You guessed right, this is not an article about COVID-19, but it is an article about VAT (not sure if this is actually a good thing).
Towards the end of March 2020, Council Directive (EU) 2020/285 amending, among others, Directive 2006/112/EC on the common system of value added tax ("the VAT Directive") entered into force, announcing a number of updates to the special VAT exemption scheme applicable to small enterprises.
These provisions are but an intermediate step to the definitive VAT system, which will be implemented throughout the single EU VAT area. The available timeline indicates that they should be transposed by Member States by 31 December 2024 and enter into force as of 1 January 2025. It is therefore quite early to tell if these amendments bring good tidings or not.
2020 VAT exemption scheme
The VAT directive allows for the implementation of a special scheme for small enterprises in the form of a VAT exemption granted only to enterprises established in the Member State in which the VAT is due (i.e. for domestic supplies).
Small enterprises can benefit from the exemption if their annual turnover is below a certain threshold applied by the Member State in which the VAT is due. The thresholds are laid down by the VAT Directive and were mostly put in place a very long time ago and are therefore obsolete. For this reason, by way of derogation, Member States have been temporarily allowed to apply thresholds higher than the ones provided by the VAT Directive.
Taxable persons who are not established in the Member State where the transaction is VAT taxable, cannot benefit from the exemption for small enterprises in said state.
For example, a Romanian taxable person can benefit from the exemption if its annual turnover is under EUR 88,500 (or lei 300,000 in local currency). This threshold is valid as of April 2018, when it was increased from EUR 65,000 which was also a derogation from the EUR 35,000 turnover threshold provided by the VAT Directive.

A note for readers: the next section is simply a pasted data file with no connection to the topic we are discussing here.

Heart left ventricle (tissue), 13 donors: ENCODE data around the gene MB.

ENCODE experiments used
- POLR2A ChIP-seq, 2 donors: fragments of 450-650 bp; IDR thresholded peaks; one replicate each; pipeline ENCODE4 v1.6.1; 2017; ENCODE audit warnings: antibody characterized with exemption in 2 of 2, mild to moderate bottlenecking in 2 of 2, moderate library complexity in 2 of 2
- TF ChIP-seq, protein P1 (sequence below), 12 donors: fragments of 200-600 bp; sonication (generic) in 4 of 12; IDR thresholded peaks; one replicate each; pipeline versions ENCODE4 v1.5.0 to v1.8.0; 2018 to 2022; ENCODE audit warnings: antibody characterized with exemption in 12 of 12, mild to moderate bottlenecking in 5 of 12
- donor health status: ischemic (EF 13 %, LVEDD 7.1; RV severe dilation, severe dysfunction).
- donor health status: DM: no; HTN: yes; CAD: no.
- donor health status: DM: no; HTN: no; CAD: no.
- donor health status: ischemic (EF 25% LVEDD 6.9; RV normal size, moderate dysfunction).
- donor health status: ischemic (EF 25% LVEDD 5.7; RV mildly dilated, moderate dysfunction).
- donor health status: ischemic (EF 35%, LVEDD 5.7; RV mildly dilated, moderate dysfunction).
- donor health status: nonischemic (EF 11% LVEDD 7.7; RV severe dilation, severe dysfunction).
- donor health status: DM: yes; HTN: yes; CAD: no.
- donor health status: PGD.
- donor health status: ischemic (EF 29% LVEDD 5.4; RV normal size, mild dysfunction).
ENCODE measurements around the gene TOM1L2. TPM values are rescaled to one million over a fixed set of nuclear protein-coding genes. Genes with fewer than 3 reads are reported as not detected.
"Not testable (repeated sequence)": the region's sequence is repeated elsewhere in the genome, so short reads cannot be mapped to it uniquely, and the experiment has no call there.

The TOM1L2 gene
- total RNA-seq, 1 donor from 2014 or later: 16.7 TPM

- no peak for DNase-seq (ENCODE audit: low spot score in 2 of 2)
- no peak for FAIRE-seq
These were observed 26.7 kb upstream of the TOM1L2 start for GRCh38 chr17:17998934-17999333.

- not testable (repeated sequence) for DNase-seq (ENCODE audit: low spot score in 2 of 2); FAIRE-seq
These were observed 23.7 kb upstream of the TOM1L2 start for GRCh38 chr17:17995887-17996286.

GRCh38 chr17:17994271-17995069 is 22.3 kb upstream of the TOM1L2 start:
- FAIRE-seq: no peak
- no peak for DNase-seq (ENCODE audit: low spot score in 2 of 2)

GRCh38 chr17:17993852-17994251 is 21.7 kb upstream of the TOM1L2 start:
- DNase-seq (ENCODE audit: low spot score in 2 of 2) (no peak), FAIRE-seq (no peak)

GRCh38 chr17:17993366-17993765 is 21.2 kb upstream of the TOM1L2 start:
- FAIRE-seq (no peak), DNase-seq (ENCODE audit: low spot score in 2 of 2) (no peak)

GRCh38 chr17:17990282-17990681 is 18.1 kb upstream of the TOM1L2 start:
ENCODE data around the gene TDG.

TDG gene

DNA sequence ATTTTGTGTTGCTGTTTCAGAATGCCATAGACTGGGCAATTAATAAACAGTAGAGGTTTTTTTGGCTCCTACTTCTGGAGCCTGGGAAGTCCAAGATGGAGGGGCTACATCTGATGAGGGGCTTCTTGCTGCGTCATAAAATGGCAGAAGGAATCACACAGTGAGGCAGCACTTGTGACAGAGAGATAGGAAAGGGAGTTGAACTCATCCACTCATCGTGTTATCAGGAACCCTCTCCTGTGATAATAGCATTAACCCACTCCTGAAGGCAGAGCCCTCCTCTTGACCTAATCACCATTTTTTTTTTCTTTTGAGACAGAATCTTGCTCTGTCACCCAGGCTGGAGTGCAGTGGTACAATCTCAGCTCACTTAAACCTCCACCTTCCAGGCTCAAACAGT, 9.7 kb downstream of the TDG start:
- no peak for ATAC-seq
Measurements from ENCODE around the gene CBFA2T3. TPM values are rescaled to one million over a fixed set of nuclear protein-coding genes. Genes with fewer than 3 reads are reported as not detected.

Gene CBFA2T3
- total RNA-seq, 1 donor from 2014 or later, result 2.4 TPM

A taxable person not established in Romania cannot apply the EUR 88,500 turnover threshold for exempting its transactions subject to VAT in Romania, even if it qualifies as a small enterprise in its Member State of establishment. Therefore, if the transaction that is taxable in Romania is not subject to a reverse-charge rule and the person liable for the payment of VAT to the Romanian tax authorities is the non-resident supplier, said person will have to bear the burden of registering for VAT purposes in Romania and submitting the necessary VAT returns, regardless of the level of its turnover in Romania or in the Member State of establishment.
Likewise, a Romanian taxable person will face the same rules in what concerns its transactions which are taxable in other Member States.
2025 VAT exemption scheme?
As of 2025, the exemption for small enterprises will be designed such that businesses can also enjoy this scheme in other Member States than the one of establishment. Each Member State will have set a maximum EUR 85,000 (approx. lei 395,000 in local currency) turnover threshold for supplies of goods or services made in said state during one year, while an EU-wide annual turnover of EUR 100,000 will also be introduced. The national turnover threshold set by Member States can vary for different sectors of the economy based on objective criteria. However, no threshold can be set above EUR 85,000 and a taxable person eligible to benefit from more than one sectorial threshold can only use one of those thresholds.